Massachusetts Attorney General Martha Coakley is calling for the website Craigslist to shut down its adult services section.
Coakley says operators of the site should be held responsible for criminal acts and activities that occur in conjunction with the site's listings.
"Whether it's physical assault, sexual assaults, the kinds of prostitution and, some instances, homicides that have occurred as a result of what is un-policed trafficking online around the human sex trade," she said.
The attorney general's call comes days after the suicide of so-called "Craigslist killer" Philip Markoff, who allegedly killed a masseuse whose listing he found on the site's erotic services section.
Coakley wants Congress to change a 1996 federal law that gives online middlemen immunity from prosecution for the illegal activities of a website's users. She notes that most media outlets can be sued for libel or slander.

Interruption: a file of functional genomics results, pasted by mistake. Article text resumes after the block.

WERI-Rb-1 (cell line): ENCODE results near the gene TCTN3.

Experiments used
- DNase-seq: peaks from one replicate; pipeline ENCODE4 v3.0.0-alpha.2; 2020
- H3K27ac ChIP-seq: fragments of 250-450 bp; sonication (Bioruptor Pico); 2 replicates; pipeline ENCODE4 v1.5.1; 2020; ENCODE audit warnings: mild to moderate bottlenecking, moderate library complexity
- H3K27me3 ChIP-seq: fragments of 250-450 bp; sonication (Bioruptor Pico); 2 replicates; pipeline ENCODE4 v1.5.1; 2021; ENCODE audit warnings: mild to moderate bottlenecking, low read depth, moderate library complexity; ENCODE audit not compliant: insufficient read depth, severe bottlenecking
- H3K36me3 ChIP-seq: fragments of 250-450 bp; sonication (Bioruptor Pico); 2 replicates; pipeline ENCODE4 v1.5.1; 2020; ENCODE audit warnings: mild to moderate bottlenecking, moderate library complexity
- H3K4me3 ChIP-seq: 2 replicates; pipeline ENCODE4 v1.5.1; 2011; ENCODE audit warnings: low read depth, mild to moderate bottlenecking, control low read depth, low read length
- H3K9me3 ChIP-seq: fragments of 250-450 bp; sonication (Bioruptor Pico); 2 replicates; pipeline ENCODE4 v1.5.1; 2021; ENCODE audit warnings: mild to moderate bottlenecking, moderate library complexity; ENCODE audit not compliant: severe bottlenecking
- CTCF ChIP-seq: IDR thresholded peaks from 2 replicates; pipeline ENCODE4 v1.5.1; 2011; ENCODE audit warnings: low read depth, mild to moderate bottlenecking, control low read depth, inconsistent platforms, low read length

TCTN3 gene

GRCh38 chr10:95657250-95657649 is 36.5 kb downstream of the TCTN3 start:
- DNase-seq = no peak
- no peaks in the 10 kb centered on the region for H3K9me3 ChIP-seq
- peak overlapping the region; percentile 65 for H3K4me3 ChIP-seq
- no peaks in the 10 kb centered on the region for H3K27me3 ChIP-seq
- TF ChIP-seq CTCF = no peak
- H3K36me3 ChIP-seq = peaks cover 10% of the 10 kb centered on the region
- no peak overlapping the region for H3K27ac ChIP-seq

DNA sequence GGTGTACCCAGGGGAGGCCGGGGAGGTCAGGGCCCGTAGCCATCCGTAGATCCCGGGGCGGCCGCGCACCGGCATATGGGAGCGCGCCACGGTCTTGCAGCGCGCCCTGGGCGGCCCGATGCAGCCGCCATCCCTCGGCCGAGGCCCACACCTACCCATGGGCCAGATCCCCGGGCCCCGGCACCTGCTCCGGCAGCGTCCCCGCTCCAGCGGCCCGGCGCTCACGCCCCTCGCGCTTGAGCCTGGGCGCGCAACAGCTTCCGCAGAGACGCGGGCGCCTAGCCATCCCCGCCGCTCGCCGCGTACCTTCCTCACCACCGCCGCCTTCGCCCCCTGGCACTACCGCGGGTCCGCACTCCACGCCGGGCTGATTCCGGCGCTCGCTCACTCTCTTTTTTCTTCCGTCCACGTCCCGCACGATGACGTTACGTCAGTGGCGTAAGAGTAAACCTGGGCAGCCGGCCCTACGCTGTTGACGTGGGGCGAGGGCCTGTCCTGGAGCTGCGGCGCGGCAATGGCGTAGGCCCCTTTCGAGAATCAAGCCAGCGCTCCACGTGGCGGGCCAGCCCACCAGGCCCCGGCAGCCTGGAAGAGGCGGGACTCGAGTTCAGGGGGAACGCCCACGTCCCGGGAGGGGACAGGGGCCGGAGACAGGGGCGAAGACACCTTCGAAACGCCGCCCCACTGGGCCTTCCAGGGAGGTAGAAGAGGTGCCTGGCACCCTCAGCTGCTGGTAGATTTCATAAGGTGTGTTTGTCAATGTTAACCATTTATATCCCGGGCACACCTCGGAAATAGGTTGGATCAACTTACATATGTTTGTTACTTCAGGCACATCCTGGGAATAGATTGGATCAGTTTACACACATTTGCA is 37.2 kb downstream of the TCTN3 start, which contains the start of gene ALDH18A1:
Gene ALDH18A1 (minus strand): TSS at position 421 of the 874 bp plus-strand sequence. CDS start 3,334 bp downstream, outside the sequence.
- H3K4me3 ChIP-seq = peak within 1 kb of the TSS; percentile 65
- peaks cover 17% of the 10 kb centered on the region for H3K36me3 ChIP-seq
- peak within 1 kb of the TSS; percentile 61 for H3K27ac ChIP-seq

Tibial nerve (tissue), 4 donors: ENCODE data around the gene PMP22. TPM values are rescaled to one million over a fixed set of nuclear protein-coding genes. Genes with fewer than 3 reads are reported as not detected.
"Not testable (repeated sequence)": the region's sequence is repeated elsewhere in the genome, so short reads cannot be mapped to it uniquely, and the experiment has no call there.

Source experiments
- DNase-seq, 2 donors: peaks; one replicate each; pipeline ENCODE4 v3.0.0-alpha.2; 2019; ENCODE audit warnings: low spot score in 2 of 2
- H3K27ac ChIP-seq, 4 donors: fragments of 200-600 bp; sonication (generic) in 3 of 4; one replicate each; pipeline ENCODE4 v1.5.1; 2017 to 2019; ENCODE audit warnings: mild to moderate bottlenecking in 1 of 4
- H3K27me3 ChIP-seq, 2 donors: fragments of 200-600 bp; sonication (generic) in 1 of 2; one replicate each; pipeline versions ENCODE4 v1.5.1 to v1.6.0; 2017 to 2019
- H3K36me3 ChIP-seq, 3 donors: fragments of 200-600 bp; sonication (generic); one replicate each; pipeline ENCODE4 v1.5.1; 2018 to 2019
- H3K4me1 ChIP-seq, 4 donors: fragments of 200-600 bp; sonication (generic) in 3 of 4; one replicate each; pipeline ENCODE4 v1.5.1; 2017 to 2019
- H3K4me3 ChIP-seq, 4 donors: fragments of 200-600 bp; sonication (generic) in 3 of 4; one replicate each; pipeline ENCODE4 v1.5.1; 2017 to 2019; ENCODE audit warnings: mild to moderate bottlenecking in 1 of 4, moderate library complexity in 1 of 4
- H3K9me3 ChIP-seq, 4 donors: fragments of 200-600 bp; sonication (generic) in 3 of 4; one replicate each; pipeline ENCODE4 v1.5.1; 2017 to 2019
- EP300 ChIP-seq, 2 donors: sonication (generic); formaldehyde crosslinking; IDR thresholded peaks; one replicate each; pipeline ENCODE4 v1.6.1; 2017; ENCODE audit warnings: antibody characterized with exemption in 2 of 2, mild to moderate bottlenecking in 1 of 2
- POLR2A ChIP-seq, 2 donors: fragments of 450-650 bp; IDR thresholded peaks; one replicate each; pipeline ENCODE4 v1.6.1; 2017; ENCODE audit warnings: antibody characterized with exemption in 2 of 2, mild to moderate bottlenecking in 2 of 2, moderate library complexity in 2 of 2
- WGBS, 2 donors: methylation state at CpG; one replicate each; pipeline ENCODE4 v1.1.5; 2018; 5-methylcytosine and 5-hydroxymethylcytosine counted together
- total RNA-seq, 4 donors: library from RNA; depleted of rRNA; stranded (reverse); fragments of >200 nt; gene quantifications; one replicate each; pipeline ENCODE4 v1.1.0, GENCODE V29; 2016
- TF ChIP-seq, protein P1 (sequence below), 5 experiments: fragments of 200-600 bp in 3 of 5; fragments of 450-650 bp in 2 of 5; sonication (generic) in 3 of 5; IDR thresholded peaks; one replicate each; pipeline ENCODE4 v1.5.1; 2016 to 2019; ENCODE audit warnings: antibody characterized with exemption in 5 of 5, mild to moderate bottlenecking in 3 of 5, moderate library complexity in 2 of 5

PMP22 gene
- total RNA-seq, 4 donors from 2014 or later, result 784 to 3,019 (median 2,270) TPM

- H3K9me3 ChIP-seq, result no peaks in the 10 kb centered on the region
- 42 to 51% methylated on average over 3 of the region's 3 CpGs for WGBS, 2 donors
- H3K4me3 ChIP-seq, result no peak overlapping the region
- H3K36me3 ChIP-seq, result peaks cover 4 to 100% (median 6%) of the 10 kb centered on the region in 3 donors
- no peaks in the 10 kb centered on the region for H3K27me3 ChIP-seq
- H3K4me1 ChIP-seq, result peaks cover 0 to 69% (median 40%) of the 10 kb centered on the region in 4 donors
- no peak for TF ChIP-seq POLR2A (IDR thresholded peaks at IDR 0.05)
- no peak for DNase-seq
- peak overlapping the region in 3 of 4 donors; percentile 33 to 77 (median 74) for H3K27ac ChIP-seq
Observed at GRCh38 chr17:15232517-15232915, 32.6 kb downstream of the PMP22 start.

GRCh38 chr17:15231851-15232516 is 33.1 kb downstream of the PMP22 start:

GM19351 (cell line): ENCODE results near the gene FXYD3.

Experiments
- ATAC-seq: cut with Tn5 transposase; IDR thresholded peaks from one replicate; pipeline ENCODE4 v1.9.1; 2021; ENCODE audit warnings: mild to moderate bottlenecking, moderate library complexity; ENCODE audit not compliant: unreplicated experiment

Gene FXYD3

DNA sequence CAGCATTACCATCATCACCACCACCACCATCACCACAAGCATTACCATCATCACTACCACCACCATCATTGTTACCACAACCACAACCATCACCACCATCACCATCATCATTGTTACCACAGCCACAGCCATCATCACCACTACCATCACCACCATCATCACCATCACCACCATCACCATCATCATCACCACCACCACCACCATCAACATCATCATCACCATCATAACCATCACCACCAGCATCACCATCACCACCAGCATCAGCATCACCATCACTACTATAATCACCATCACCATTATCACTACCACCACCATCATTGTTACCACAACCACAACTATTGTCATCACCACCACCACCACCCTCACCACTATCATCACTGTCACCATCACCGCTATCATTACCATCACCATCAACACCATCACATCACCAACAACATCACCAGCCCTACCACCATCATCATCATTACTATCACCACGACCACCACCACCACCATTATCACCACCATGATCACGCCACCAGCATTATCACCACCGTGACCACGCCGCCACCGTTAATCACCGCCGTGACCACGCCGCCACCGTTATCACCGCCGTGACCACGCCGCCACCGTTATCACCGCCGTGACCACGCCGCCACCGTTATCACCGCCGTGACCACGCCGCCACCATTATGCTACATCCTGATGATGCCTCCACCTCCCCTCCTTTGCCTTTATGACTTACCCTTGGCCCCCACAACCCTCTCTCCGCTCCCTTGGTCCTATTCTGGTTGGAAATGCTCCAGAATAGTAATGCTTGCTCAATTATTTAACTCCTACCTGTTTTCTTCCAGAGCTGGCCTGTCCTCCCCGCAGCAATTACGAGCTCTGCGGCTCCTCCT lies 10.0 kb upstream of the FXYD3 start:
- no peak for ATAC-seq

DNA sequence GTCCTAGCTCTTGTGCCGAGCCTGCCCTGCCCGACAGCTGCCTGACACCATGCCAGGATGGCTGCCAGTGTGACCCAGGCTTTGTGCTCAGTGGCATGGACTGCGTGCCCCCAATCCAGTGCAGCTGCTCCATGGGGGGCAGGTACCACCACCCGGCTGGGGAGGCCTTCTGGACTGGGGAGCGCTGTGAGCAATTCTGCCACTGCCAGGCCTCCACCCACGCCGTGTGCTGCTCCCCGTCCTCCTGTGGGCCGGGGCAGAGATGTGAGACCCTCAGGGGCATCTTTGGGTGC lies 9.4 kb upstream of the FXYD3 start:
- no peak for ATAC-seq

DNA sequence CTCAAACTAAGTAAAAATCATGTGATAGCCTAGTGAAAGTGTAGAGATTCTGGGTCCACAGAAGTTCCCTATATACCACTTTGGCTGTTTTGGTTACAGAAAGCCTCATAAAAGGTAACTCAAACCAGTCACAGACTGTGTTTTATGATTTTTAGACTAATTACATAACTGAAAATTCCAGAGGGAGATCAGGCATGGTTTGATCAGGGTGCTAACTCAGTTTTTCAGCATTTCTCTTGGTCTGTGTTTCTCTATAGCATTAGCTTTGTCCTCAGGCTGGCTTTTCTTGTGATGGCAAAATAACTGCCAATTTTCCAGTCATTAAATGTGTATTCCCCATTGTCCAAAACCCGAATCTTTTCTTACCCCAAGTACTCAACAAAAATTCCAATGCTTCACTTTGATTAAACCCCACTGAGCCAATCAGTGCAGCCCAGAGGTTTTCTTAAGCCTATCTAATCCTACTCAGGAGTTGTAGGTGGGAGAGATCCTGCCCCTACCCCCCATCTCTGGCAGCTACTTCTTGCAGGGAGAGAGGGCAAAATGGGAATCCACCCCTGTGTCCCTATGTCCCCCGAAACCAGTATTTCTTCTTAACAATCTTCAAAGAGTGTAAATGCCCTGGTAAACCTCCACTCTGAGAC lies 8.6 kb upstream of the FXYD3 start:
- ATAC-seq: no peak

"The Internet is exempt from that," she said. "And that may have made sense in 1996, but the consequences of no policing, no ability to enforce what is a level playing field for the Internet, has had all kinds of consequences."
Saying her main concern is keeping the public safe, Coakley plans to hold hearings this fall to gather evidence.
This program aired on August 20, 2010. The audio for this program is not available.